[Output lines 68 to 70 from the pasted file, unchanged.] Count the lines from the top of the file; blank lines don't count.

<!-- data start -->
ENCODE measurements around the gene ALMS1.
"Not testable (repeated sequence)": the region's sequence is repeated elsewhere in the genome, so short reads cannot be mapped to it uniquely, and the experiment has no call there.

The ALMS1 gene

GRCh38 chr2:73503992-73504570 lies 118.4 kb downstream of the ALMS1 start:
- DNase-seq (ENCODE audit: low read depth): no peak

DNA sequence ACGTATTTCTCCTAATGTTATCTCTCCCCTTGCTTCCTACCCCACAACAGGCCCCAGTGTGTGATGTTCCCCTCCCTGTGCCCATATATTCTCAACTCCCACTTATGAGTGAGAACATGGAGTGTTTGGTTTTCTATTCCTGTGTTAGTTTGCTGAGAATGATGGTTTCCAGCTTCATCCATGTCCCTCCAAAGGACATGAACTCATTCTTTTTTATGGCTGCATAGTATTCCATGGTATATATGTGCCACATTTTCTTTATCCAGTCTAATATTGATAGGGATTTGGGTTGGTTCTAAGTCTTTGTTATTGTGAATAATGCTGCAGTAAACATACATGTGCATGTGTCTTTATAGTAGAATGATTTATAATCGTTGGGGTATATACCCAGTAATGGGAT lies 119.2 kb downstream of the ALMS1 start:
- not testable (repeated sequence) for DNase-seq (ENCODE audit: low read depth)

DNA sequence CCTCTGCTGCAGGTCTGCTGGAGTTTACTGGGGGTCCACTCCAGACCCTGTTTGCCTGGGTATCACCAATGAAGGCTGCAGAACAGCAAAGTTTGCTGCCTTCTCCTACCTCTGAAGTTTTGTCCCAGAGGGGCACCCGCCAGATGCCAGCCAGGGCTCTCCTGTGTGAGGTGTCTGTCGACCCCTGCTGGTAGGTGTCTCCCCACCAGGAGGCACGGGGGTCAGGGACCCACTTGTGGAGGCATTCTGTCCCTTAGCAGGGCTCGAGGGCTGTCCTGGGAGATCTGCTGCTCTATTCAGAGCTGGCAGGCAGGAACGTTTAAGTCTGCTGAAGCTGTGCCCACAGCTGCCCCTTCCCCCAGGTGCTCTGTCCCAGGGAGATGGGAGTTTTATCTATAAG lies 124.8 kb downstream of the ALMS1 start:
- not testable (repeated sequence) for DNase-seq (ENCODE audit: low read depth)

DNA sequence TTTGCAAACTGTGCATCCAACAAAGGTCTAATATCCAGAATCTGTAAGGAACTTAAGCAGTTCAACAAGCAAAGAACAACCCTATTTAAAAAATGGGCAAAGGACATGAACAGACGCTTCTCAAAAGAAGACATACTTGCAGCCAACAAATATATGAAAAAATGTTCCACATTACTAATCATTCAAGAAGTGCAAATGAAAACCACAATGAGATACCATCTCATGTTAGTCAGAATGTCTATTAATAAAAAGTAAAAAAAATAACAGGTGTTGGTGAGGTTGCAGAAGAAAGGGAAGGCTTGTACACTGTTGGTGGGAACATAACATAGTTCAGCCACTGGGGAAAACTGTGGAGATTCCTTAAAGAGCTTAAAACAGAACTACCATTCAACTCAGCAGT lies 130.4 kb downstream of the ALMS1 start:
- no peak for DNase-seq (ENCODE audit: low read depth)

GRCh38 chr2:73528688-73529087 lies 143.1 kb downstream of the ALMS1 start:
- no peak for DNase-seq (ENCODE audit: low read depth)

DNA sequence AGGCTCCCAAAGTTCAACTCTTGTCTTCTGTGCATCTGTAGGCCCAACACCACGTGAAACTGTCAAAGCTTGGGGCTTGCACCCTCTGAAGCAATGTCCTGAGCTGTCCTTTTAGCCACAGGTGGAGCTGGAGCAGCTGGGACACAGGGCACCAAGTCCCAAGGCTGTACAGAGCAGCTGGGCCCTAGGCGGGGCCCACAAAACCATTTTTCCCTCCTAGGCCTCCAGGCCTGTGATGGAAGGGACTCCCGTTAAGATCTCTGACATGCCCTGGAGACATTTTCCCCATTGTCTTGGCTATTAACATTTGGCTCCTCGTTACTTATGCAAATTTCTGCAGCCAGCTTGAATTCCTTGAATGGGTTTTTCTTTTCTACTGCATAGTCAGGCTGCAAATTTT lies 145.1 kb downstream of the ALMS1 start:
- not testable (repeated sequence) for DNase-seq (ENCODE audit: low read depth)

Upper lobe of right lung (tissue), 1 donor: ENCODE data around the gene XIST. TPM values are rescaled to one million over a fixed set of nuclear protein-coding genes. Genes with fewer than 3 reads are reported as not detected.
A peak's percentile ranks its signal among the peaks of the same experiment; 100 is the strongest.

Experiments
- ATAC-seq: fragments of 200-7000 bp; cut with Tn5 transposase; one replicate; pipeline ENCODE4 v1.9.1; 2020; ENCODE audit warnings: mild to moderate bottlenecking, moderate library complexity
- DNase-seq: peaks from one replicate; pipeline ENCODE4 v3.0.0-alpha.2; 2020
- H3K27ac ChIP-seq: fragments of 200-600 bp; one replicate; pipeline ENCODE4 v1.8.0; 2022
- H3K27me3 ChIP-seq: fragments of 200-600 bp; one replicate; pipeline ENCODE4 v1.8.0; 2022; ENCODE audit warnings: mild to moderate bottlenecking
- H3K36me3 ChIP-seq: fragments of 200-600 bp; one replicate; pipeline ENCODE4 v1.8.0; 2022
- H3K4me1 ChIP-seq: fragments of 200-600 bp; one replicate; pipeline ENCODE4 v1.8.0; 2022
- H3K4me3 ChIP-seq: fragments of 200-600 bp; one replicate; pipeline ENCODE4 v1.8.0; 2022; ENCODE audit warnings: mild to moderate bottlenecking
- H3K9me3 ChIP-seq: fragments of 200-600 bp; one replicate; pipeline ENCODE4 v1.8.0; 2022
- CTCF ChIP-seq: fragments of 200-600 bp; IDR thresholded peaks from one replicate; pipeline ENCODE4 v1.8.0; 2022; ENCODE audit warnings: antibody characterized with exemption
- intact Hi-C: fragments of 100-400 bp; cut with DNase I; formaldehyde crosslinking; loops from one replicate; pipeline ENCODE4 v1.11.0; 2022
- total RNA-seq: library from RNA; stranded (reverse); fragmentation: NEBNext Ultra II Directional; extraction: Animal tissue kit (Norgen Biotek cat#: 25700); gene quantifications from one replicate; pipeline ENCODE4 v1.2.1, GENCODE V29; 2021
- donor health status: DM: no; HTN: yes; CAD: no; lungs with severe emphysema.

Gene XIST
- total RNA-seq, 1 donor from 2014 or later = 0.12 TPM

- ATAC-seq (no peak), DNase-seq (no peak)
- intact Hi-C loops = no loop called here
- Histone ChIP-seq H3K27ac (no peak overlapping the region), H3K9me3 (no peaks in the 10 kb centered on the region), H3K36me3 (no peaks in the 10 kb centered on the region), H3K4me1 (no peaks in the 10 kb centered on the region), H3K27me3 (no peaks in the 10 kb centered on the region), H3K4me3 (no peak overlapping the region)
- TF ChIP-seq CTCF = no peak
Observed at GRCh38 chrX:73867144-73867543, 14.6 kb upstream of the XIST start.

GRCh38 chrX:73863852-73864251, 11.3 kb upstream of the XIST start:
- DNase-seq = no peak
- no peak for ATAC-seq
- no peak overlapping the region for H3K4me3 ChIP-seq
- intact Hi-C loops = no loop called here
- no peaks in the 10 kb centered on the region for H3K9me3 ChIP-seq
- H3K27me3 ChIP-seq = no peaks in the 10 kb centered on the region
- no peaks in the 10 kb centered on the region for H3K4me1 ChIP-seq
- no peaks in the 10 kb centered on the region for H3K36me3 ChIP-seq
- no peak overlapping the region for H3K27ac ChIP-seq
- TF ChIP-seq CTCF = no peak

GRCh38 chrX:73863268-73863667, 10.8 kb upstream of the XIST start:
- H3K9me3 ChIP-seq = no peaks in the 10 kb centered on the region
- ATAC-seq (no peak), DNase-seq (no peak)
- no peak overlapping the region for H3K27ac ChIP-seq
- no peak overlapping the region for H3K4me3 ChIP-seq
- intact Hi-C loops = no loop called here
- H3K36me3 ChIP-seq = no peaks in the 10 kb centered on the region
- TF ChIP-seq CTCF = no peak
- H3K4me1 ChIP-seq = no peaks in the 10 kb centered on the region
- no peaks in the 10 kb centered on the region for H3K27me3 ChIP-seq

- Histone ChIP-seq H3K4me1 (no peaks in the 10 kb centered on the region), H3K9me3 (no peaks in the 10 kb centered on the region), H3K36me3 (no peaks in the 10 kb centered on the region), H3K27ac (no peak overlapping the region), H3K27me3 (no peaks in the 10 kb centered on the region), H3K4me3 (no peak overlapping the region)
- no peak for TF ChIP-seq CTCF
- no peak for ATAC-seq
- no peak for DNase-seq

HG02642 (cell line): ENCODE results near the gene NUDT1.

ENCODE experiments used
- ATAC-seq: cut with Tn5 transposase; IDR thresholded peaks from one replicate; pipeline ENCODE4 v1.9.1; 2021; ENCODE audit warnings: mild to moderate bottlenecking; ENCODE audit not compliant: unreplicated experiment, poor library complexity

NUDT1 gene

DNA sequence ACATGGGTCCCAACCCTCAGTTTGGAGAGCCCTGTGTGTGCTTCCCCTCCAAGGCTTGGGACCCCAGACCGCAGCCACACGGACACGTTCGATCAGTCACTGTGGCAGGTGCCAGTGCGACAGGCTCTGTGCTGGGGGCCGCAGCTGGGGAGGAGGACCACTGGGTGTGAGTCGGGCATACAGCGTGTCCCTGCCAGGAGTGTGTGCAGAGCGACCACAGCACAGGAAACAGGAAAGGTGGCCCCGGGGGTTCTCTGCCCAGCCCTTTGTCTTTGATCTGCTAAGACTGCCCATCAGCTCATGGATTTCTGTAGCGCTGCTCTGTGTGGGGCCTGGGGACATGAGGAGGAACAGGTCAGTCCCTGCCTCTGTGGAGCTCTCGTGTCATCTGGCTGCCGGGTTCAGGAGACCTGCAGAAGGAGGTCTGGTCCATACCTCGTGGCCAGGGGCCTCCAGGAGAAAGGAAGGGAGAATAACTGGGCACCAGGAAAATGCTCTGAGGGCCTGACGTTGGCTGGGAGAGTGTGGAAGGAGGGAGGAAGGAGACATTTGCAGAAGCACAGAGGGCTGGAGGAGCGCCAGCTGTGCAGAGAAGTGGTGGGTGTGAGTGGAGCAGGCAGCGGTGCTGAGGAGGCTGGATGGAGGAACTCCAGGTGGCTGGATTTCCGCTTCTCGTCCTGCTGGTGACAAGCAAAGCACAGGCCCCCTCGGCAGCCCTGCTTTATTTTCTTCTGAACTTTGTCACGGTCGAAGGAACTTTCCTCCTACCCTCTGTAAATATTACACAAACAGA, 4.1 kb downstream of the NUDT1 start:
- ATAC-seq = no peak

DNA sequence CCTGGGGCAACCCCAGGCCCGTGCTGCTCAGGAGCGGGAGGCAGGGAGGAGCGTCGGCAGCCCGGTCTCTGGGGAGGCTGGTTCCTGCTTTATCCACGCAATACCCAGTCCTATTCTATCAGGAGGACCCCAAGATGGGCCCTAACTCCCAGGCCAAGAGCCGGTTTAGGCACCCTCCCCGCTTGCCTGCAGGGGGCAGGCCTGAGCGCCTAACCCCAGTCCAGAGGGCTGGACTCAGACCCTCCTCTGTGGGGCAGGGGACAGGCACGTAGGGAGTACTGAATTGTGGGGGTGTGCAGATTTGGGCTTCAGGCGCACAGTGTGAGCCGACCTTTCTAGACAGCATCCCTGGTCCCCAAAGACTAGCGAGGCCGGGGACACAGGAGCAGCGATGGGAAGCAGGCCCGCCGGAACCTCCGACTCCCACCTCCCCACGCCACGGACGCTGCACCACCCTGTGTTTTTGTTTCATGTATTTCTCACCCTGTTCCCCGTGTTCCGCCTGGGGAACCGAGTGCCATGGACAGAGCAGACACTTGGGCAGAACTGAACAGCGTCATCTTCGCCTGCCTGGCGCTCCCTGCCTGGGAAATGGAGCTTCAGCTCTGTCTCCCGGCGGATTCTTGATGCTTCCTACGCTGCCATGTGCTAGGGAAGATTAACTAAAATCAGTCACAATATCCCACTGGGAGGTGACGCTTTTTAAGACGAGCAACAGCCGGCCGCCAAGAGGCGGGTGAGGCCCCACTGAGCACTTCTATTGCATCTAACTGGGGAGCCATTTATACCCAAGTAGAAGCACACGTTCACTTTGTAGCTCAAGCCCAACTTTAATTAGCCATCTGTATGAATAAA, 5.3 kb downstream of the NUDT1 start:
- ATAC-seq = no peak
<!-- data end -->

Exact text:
- ATAC-seq = no peak

DNA sequence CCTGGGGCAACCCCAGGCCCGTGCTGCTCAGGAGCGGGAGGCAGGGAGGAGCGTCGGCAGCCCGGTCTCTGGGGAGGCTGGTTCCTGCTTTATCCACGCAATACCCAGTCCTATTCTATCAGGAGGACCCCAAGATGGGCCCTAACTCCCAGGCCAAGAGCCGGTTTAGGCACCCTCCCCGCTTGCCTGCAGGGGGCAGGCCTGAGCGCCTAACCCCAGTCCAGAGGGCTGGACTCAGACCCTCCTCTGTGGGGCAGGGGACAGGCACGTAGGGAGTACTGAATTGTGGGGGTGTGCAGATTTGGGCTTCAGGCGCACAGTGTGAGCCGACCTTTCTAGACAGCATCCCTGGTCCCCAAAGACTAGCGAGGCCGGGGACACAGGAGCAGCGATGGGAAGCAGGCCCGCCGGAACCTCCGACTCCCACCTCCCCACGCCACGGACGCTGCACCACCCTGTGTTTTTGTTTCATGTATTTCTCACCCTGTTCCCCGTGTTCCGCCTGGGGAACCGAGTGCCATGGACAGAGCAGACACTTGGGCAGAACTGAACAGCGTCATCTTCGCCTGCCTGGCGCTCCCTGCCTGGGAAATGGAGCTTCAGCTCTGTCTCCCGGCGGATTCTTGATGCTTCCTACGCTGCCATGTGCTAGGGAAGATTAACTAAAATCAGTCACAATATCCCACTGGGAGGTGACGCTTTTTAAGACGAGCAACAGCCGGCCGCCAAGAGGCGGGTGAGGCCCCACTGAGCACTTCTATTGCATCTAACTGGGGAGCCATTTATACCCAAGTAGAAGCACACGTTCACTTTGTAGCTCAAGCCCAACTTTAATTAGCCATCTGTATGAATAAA, 5.3 kb downstream of the NUDT1 start:
- ATAC-seq = no peak